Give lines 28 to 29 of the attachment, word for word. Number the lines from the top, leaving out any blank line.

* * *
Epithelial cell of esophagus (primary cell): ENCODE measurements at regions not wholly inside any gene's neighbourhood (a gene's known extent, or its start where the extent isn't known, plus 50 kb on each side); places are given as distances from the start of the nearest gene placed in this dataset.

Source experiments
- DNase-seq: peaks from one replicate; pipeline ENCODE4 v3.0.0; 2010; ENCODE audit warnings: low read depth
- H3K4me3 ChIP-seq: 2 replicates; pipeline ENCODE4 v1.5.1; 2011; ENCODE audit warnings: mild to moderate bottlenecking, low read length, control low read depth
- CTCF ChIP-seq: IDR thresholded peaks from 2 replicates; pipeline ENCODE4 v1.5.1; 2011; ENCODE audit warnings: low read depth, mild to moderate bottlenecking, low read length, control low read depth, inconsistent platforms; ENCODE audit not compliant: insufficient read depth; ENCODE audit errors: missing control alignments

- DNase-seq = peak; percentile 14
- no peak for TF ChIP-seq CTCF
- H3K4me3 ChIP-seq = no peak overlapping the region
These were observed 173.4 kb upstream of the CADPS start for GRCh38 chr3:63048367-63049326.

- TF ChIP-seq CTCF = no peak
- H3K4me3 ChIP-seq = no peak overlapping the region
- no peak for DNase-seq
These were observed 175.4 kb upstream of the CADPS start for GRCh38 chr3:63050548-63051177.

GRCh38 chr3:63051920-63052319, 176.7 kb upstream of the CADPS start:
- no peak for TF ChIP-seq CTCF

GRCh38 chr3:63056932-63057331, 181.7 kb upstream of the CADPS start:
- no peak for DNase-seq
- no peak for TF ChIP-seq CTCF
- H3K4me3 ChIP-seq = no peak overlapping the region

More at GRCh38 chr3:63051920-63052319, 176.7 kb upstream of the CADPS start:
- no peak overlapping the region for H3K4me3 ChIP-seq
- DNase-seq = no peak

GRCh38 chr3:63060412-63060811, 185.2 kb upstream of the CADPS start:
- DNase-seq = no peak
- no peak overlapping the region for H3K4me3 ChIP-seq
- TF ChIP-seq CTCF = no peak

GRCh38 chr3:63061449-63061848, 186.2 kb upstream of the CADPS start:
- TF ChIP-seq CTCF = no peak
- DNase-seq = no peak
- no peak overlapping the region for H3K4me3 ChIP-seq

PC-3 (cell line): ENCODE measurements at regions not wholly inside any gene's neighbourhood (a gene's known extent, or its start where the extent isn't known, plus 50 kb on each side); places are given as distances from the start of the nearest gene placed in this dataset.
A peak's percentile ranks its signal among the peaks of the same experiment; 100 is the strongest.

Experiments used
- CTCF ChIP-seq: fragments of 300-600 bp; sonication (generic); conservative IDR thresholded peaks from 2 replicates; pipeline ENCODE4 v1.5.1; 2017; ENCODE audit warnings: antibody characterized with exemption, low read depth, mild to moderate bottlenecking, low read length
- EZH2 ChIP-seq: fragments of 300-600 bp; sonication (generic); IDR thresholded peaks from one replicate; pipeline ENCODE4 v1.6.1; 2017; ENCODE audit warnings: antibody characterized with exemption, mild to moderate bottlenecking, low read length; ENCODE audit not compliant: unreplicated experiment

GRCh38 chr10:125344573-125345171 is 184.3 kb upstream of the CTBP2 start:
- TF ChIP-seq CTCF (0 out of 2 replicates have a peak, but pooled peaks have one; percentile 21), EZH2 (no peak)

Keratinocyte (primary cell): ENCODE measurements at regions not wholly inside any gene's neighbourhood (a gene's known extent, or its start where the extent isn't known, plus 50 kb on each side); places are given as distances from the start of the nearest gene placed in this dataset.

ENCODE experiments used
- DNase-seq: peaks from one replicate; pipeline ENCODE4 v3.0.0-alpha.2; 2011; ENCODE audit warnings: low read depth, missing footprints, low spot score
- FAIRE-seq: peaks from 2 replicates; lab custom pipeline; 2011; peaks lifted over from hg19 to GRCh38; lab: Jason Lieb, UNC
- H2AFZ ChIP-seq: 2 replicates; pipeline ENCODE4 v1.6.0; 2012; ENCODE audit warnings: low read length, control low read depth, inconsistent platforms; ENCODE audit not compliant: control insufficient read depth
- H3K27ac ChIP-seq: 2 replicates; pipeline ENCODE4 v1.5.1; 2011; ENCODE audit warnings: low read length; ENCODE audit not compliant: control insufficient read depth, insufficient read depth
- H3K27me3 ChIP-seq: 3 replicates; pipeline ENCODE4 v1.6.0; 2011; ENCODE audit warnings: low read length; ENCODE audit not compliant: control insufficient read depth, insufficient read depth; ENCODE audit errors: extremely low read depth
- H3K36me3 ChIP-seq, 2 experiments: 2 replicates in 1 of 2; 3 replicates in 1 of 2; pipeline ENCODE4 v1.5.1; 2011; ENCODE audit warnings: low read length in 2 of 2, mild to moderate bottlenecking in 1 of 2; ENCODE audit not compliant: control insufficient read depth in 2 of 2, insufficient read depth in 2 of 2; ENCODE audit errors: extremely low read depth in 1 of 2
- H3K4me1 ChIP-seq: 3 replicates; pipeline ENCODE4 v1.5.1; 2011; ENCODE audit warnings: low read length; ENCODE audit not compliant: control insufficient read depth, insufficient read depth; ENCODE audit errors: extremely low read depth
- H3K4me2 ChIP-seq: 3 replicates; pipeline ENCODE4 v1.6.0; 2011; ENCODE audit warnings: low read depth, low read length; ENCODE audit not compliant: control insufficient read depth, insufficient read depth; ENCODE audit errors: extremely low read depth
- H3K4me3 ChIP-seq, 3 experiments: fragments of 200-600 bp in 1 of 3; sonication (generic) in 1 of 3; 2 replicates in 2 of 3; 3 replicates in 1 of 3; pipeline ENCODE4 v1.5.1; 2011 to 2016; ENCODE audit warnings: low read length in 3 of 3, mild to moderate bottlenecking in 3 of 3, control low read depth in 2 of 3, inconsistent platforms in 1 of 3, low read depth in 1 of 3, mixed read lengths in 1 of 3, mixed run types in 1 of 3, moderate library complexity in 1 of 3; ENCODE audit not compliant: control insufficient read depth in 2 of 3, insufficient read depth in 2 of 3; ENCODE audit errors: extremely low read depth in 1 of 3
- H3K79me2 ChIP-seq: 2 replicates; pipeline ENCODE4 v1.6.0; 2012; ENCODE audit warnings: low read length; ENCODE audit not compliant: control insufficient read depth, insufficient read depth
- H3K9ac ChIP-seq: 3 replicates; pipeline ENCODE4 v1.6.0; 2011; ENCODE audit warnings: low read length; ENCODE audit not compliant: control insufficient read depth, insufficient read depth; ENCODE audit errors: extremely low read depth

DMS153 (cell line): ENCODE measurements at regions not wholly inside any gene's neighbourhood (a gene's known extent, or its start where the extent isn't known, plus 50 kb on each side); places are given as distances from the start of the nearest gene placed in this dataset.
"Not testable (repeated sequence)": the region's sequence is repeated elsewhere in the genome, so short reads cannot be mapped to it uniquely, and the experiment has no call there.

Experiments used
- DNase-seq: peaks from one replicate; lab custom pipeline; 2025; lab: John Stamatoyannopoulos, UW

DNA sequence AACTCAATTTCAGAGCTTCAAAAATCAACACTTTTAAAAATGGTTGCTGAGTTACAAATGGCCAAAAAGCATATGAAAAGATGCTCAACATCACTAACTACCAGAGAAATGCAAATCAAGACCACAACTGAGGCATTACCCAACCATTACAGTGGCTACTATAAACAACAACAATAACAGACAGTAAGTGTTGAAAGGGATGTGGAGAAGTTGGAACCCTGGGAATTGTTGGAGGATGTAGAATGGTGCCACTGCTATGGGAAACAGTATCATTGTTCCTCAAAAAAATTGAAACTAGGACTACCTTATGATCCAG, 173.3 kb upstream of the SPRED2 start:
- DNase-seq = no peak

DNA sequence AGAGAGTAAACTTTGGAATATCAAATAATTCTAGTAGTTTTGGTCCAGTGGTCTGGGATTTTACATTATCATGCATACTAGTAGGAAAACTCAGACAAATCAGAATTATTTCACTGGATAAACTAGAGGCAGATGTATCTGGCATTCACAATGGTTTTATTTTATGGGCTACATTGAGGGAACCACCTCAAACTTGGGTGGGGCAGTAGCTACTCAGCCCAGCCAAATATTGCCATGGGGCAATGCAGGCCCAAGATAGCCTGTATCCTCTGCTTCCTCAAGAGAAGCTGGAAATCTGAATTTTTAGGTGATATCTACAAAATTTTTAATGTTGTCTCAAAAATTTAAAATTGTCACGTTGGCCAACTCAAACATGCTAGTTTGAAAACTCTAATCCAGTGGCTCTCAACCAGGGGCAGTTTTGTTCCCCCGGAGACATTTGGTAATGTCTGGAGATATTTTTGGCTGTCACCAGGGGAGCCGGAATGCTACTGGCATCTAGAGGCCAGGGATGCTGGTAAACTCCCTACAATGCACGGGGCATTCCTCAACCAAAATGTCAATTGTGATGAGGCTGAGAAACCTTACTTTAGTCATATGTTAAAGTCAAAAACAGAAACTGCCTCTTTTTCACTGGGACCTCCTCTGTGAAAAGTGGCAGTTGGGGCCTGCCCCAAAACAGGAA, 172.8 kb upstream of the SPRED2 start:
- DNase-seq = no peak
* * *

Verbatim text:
- TF ChIP-seq CTCF = no peak
- DNase-seq = no peak